Saturday, 19 January 2008

St Wulfstan of Worcester

It’s always good to celebrate the English saints and today we remember one who is included in the new English Calendar, although he is perhaps not very well known - St Wulfstan of Worcester. Born in Warwickshire around 1008, he joined the Benedictine monastery at Worcester and eventually became Prior. He was well-known for his holiness and asceticism. On one occasion, he was celebrating Mass and was so distracted by the smell of a tasty goose that was being cooked for dinner, that he decided there and then to give up meat and become a vegetarian.

In 1062 he became bishop of Worcester. Four years later the Normans conquered England and St Wulfstan was the only Saxon bishop allowed to remain in office, partly because King William preferred monastic bishops and partly because of his much-admired pastoral care of his flock. One legend relates that the Archbishop of Canterbury doubted his ability and asked St Wulfstan to resign. On hearing this, he rammed his crozier into the stone of the tomb of St Edward the Confessor, the last Saxon King. Rather like King Arthur’s Excalibur, no one could pull it out but St Wulfstan, which was seen as Divine confirmation of his office.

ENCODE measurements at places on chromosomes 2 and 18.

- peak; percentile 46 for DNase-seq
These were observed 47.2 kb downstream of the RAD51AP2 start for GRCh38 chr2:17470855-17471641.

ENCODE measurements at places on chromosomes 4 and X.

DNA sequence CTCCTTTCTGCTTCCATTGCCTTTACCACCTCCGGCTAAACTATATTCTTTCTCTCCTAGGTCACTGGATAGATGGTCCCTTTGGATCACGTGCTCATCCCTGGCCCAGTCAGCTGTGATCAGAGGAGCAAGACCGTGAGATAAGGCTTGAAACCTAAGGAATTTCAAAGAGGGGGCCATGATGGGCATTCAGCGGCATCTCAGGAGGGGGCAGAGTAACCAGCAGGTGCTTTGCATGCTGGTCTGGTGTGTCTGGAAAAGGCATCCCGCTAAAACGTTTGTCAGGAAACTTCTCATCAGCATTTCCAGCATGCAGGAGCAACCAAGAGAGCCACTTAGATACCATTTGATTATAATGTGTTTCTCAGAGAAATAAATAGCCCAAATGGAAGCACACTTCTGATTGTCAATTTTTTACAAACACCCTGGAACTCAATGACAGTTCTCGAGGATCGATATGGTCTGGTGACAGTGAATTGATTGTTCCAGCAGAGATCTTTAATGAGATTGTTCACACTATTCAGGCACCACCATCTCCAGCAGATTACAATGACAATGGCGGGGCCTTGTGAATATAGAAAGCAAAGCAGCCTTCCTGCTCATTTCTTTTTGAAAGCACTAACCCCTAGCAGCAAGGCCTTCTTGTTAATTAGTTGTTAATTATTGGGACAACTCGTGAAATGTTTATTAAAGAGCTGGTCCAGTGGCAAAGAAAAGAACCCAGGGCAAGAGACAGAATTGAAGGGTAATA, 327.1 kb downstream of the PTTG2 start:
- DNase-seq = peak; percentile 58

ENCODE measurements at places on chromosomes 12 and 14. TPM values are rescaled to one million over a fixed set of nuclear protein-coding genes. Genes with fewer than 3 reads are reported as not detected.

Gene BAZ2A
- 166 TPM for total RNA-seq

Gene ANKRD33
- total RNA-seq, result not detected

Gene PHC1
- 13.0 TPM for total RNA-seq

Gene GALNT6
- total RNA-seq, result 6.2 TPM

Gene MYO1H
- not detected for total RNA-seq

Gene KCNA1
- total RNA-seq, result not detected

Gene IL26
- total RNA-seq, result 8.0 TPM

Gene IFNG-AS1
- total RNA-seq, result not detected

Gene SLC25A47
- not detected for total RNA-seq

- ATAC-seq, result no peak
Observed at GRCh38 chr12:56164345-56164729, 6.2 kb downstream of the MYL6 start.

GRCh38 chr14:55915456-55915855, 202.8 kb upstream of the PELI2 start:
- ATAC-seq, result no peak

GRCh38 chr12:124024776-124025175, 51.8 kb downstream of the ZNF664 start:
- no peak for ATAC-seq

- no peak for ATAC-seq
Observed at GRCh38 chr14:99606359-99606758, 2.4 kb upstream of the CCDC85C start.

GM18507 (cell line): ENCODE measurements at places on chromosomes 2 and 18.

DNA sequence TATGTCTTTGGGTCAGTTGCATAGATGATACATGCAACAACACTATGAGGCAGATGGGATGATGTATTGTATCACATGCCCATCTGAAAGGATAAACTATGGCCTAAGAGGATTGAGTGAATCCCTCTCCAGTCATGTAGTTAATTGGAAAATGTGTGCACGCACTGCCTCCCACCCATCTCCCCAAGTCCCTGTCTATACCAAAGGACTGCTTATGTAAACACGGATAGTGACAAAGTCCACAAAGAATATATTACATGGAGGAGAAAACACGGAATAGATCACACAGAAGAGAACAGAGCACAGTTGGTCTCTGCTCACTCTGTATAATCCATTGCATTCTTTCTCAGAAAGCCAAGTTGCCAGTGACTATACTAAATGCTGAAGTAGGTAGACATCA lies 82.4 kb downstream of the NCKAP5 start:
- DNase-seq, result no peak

Bishop Wulfstan made Worcester a centre of liturgy and chant, and re-built the Cathedral. There is a rather touching story of the saint shedding tears at the destruction of the old Cathedral, which was the work of saints who knew not how to build fine churches but knew how to sacrifice themselves to God, whatever roof might be over them. Rather remarkably, St Wulfstan preached against the trade of Irish slaves in nearby Bristol and actually managed to stop it.

St Wulfstan died in January of 1095 - according to one tradition he passed away while washing the feet of a dozen poor men, which was his daily custom. Miracles were soon attributed to his intercession, including the healing of King Harold's daughter, and he was canonised by Innocent III in 1203. ‘Bad King John’ had a great devotion to the saint and was buried near his shrine at Worcester.



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